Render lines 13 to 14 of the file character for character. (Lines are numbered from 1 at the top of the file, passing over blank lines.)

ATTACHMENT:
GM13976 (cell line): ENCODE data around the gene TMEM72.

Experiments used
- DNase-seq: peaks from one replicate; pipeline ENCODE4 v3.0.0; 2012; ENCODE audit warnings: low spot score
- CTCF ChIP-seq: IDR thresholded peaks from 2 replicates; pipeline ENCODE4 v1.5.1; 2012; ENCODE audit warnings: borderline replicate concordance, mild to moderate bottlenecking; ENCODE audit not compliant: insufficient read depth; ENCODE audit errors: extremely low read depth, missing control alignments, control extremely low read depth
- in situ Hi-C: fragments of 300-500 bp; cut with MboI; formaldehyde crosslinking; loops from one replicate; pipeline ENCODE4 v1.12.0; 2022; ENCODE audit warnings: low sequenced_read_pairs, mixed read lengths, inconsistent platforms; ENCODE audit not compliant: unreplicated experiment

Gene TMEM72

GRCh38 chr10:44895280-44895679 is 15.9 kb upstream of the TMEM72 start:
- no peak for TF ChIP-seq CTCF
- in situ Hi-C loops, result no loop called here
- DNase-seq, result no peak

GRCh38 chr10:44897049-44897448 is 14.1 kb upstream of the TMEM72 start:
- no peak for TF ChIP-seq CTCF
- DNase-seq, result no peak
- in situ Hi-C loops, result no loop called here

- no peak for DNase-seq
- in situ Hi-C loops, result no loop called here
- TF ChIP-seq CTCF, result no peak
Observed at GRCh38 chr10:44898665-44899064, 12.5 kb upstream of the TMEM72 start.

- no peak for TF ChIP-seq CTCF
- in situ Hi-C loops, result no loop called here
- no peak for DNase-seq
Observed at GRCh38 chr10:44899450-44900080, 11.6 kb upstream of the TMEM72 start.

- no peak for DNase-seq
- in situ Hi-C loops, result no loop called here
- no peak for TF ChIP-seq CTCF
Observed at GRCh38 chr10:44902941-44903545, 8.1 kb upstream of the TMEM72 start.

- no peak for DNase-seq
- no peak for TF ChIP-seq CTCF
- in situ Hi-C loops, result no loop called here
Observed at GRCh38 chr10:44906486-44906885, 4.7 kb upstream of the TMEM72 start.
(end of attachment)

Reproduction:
- DNase-seq, result no peak
- in situ Hi-C loops, result no loop called here